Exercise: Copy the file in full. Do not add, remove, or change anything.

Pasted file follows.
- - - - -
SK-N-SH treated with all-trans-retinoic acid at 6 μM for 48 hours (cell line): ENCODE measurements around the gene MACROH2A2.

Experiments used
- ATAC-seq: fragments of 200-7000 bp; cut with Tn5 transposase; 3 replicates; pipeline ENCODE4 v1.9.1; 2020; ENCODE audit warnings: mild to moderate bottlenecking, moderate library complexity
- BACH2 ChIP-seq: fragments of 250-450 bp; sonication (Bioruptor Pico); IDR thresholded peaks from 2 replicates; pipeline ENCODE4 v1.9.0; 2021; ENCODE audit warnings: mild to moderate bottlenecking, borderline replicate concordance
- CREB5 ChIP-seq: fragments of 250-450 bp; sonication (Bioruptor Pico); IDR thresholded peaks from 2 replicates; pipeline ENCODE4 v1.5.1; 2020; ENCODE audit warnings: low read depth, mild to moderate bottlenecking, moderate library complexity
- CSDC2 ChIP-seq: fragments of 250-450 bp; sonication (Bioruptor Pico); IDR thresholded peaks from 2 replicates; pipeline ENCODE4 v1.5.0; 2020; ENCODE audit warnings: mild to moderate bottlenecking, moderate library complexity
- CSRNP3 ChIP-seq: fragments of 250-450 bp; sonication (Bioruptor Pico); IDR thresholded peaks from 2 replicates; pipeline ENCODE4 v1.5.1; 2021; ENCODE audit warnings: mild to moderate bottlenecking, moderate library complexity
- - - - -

SK-N-SH treated with all-trans-retinoic acid at 6 μM for 48 hours (cell line): ENCODE measurements around the gene MACROH2A2.

Experiments used
- ATAC-seq: fragments of 200-7000 bp; cut with Tn5 transposase; 3 replicates; pipeline ENCODE4 v1.9.1; 2020; ENCODE audit warnings: mild to moderate bottlenecking, moderate library complexity
- BACH2 ChIP-seq: fragments of 250-450 bp; sonication (Bioruptor Pico); IDR thresholded peaks from 2 replicates; pipeline ENCODE4 v1.9.0; 2021; ENCODE audit warnings: mild to moderate bottlenecking, borderline replicate concordance
- CREB5 ChIP-seq: fragments of 250-450 bp; sonication (Bioruptor Pico); IDR thresholded peaks from 2 replicates; pipeline ENCODE4 v1.5.1; 2020; ENCODE audit warnings: low read depth, mild to moderate bottlenecking, moderate library complexity
- CSDC2 ChIP-seq: fragments of 250-450 bp; sonication (Bioruptor Pico); IDR thresholded peaks from 2 replicates; pipeline ENCODE4 v1.5.0; 2020; ENCODE audit warnings: mild to moderate bottlenecking, moderate library complexity
- CSRNP3 ChIP-seq: fragments of 250-450 bp; sonication (Bioruptor Pico); IDR thresholded peaks from 2 replicates; pipeline ENCODE4 v1.5.1; 2021; ENCODE audit warnings: mild to moderate bottlenecking, moderate library complexity